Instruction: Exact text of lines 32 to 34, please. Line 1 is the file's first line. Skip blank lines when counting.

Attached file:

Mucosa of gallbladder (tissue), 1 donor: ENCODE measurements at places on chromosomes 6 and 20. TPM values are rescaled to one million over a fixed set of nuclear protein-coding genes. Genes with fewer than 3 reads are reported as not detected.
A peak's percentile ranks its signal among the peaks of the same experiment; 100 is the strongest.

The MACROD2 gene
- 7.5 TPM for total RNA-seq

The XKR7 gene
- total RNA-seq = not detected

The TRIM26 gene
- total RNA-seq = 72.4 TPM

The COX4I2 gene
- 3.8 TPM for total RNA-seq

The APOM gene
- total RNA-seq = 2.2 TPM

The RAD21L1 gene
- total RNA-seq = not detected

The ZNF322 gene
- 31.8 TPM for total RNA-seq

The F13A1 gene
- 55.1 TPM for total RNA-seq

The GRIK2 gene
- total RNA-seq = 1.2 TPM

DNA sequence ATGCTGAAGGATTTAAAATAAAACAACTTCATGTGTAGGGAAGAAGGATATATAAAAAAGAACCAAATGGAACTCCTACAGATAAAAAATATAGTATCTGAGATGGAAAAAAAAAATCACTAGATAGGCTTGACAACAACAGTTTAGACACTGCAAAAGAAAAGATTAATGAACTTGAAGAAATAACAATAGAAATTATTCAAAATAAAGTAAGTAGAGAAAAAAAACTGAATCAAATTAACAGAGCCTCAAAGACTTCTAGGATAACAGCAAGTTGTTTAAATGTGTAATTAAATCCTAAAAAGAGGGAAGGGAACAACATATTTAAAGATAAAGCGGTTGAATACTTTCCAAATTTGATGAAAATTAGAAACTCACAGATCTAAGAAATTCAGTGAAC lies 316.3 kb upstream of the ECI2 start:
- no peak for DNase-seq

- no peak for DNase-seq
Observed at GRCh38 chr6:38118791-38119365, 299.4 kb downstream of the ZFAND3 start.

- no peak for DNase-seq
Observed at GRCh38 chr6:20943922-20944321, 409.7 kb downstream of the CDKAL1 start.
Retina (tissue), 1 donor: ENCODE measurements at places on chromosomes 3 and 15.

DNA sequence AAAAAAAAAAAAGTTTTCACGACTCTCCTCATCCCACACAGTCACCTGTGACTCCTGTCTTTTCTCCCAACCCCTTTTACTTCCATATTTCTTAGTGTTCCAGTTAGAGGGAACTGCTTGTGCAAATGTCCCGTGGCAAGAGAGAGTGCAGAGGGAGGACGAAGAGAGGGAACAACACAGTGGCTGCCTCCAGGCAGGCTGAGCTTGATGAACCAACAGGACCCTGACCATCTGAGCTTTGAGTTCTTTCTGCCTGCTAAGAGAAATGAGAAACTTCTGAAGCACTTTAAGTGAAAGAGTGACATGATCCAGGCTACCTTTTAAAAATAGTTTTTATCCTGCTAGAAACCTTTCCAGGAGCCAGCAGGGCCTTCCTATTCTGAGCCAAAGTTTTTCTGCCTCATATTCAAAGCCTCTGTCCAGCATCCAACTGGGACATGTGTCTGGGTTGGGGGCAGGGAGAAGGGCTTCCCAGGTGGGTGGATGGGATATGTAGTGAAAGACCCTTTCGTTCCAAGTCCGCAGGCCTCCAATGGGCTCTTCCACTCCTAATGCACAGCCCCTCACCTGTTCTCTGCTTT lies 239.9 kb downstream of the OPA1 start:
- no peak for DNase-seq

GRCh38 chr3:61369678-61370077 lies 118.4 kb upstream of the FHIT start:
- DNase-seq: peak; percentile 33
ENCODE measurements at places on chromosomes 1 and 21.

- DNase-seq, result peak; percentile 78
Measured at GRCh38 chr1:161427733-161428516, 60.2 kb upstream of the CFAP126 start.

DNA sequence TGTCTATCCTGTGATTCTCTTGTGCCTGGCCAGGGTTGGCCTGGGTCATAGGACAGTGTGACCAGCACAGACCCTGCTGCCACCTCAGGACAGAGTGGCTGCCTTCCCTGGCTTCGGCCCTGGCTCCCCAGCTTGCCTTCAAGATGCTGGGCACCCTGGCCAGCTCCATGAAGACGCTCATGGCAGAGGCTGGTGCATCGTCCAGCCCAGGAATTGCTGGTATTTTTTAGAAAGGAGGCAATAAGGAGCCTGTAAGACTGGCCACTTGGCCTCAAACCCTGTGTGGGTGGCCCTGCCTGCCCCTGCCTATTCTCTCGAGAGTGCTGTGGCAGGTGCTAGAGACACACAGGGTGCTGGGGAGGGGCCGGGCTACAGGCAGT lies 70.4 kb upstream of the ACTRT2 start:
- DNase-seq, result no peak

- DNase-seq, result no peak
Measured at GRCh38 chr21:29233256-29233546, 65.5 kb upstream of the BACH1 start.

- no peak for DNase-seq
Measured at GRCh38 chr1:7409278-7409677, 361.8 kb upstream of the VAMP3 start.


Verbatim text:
ENCODE measurements at places on chromosomes 1 and 21.

- DNase-seq, result peak; percentile 78
Measured at GRCh38 chr1:161427733-161428516, 60.2 kb upstream of the CFAP126 start.